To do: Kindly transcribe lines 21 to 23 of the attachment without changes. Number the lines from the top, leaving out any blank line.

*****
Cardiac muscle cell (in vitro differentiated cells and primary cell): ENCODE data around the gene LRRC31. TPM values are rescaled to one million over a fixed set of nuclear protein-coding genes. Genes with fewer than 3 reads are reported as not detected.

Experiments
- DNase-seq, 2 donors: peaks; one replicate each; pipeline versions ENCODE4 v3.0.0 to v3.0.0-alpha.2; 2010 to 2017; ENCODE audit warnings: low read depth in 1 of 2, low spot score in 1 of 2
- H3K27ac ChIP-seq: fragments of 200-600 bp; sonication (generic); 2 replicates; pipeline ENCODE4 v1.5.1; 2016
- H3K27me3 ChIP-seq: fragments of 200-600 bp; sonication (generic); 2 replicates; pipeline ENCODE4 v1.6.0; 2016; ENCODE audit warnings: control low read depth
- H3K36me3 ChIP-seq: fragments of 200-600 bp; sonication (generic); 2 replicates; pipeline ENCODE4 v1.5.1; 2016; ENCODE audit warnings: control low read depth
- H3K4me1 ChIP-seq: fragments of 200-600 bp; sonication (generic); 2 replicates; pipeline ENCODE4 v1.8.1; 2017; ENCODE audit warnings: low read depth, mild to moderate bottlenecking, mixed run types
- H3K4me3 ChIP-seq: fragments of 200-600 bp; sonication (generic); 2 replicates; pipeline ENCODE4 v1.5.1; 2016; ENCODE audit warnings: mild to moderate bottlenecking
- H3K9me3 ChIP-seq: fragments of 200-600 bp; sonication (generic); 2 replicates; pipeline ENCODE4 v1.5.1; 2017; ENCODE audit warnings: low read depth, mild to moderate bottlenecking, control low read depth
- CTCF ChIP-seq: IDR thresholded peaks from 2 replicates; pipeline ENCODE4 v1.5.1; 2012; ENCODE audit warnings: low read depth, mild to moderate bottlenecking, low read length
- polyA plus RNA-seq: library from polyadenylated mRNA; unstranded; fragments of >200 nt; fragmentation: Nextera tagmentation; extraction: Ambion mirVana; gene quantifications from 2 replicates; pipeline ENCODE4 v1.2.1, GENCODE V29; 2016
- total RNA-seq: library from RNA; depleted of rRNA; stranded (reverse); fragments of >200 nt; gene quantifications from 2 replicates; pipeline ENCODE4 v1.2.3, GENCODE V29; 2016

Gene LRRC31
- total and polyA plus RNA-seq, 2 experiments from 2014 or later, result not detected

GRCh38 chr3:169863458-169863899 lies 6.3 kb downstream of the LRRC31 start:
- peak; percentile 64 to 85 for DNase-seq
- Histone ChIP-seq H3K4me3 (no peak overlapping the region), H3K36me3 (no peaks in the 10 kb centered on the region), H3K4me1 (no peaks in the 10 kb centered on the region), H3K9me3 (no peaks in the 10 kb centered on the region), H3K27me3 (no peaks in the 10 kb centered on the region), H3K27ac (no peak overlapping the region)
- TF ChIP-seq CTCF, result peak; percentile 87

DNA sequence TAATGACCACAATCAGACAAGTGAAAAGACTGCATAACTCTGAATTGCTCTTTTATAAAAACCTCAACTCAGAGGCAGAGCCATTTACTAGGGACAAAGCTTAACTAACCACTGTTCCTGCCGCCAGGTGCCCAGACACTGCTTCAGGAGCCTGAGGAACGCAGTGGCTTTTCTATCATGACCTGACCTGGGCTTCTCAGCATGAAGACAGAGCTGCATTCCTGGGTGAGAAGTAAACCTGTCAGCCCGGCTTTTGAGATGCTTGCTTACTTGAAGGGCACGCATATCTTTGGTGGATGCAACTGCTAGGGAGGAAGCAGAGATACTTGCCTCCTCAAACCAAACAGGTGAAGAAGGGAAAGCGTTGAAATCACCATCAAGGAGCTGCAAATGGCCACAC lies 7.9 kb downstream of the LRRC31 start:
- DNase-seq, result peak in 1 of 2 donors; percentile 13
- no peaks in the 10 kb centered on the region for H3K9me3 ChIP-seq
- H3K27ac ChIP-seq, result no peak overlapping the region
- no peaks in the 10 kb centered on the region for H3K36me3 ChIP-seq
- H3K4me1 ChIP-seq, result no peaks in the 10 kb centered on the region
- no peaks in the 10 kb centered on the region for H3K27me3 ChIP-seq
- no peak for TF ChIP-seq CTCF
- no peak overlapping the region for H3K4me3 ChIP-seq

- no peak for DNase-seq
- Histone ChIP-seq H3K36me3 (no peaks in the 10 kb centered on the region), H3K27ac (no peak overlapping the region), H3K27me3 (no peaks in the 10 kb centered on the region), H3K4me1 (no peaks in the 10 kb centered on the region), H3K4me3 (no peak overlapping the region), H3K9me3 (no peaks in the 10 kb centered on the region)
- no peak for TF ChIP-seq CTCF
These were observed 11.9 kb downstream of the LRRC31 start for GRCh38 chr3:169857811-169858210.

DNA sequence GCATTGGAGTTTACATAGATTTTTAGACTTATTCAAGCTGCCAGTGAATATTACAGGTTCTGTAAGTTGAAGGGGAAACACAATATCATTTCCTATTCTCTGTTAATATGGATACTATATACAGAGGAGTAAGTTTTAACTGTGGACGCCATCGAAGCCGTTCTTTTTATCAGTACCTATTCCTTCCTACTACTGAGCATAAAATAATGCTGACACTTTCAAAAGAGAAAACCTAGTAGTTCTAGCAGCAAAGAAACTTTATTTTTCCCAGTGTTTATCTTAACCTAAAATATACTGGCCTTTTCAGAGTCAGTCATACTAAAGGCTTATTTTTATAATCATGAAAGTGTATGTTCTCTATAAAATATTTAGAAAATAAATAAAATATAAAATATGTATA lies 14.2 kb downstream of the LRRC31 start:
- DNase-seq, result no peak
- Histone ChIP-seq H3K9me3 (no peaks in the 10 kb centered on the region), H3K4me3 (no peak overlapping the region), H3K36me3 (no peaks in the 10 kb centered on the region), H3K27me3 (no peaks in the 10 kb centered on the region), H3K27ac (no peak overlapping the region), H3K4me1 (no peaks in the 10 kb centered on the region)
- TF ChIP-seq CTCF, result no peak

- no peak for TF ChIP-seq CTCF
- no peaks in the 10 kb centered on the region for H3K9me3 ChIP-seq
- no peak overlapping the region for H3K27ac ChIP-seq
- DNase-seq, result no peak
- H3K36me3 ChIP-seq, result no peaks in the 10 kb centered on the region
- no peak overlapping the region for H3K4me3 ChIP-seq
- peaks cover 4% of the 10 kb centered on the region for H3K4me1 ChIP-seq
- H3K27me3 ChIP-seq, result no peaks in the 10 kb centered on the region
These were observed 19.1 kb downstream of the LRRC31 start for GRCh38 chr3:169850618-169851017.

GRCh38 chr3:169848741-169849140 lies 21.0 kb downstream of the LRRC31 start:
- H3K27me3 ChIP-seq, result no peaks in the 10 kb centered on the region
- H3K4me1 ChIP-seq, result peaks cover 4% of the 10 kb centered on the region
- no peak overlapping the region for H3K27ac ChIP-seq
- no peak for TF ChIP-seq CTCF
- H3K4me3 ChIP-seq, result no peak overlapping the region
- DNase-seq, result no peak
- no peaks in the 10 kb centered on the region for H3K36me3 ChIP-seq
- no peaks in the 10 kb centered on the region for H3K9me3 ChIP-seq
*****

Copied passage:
- no peaks in the 10 kb centered on the region for H3K9me3 ChIP-seq
- H3K27ac ChIP-seq, result no peak overlapping the region
- no peaks in the 10 kb centered on the region for H3K36me3 ChIP-seq